In reality, the New York Times is a billion dollar media company, and to keep the lights on they must sell what their demographic buys; and their demographic is overwhelmingly anti-GMO and pro-astrology; they are anti-Republican and pro-Democrat. They are anti-natural gas and pro-acupuncture.
This one was a woo trifecta. Tiny sample size and acupuncture "proved" using fMRI pictures of brains.
I could go on but the list of unscientific beliefs that are more strongly held by the demographic they appeal to, from trust in psychics to belief in UFOs and ghosts, is so much longer we run out of opposing sides and I feel like I am bullying their audience.(1)
Wherein we are treated to "I turned to Pati Carlson, an astrocartographer. Ms. Carlson uses a series of mapping techniques, designed by the astrologer Jim Lewis in the late 1970s, to create a mesmerizing crisscross of sine waves or curves, each representing a planet — plus the sun and moon — sprouting from one’s birthplace" followed by a bunch of other mystical mumbo-jumbo.
Pro-science readers shouldn't be surprised when New York Times journalists fawn over the Turkish government the month a giant 12-oage Turkey tourism spread appears, for the same reason they shouldn't be surprised the New York Times has a 'maybe there is something to it' article about astrology.(2)
They're a media company, they are there to sell pages and ads for you to read, not to educate you. if you are not willing to believe in astrology, you are a minority among their subscriber base.
That your astrological sign is different if you are born in a different part of the world, yet the personality traits of your new sign still sound remarkably like you, doesn't matter, because there is no science to feeling liberal guilt about a global-warming induced fire in your city and getting a swami to help you choose a new city based on when you were born.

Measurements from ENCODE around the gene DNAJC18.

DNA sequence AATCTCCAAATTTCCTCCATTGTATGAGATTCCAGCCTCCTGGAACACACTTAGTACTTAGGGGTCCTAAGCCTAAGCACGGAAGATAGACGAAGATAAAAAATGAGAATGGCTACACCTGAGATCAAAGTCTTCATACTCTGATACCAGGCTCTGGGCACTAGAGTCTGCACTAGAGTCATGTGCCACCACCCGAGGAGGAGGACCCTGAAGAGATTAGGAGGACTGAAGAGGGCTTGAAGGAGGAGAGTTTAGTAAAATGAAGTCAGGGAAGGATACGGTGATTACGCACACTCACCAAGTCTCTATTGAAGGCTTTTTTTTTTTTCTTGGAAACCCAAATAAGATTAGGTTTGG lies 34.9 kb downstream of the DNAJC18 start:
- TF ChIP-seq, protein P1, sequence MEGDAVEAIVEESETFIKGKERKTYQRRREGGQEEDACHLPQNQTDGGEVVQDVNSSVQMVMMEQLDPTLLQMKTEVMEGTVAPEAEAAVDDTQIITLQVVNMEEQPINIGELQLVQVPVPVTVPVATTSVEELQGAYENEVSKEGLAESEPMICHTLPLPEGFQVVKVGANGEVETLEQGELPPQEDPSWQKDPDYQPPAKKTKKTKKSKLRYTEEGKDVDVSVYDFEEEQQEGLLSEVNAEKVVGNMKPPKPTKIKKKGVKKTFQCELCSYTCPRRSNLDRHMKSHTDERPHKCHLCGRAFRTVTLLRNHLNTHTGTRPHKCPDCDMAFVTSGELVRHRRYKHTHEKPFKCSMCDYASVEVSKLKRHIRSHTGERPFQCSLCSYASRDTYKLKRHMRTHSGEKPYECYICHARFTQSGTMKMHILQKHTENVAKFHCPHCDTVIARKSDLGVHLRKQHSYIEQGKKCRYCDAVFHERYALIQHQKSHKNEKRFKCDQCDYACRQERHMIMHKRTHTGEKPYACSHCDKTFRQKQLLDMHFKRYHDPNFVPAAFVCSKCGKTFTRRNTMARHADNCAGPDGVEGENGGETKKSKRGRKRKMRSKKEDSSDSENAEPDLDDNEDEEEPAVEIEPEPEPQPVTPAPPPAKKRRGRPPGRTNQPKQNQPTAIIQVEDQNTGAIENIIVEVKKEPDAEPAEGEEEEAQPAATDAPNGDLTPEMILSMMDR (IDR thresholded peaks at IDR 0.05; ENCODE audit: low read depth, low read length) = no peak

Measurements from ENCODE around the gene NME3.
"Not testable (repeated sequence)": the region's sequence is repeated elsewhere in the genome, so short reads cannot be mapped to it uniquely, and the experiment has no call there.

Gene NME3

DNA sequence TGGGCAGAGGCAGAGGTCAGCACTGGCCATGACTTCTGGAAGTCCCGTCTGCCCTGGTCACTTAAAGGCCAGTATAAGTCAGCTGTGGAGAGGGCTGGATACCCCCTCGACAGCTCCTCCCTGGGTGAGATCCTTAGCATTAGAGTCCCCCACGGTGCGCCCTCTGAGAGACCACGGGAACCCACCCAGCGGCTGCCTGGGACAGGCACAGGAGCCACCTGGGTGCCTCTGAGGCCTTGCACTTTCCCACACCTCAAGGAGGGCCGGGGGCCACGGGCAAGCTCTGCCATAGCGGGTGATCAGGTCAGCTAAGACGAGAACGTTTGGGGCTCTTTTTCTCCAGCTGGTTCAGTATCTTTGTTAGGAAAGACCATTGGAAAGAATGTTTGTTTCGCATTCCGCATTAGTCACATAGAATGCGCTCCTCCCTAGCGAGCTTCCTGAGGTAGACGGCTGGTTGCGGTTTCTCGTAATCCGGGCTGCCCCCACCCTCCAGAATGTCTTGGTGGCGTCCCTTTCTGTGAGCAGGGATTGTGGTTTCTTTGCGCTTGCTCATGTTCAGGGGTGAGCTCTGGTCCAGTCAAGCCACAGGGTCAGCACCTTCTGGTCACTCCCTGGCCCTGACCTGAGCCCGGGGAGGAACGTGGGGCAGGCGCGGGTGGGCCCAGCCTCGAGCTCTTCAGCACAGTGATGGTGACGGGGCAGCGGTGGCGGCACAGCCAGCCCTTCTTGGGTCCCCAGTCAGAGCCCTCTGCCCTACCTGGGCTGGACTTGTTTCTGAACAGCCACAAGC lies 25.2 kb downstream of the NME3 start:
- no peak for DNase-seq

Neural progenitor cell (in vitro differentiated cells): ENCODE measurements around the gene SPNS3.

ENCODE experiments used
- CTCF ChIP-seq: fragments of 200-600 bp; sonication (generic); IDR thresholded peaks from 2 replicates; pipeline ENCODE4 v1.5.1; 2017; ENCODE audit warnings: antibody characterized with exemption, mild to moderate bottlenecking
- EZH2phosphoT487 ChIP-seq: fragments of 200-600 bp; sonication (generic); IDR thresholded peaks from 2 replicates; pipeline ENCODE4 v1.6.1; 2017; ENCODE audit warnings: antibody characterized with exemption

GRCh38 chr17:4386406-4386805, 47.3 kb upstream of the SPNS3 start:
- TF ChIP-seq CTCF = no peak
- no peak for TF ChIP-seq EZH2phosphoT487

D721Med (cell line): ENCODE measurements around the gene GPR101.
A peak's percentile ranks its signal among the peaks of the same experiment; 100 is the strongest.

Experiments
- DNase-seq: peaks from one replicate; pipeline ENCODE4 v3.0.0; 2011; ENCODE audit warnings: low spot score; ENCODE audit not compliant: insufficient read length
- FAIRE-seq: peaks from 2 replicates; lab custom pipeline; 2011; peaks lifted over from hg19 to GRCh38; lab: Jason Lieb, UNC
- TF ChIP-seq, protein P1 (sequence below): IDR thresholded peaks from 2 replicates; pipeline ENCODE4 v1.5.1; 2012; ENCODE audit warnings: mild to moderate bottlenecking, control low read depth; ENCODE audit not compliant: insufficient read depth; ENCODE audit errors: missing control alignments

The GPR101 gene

The article is simply a way to make money. Their readers will either get what they desire to read or they will go somewhere else. And what they mostly want to read is woo.
That's not to say there is no science there. They have some fine writers and every Tuesday, the paper checks off the boxes by writing about unusually bland findings. They have done some quality journalism as well. Their journalists would be unwise to complain about the astrology articles that pay the bills.
I got a Farmer's Almanac as a gift a few years ago and next to a science article about weather patterns was astrological predictions and I wrote the scientist to ask if it was strange appearing in there when they published woo too. Her reply was entirely sensible; if she didn't write, all that would remain was the woo. So we have to hope that interspersed among the astrology and acupuncture and demagoguery NYT readers will get some actual science here and there.
(1) Obviously Republicans have their own issues. They deny evolution 9 percent more than Democrats, and some Republicans think man-made climate change can be done on other planets but can't be happening here.
The Senator deleted the tweet but nothing ever really disappears from the Internet.
(2) They are paying writers who match the beliefs of their audience, so the journalists they hire will have already demonstrated a willingness to believe Center for Science in the Public Interest are consumer advocates rather than lawyers who sue over everything to get settlements and that biology is a Vast Corporate Conspiracy. That marine ecologists are experts on natural gas and that computer scientists are experts on solar power.
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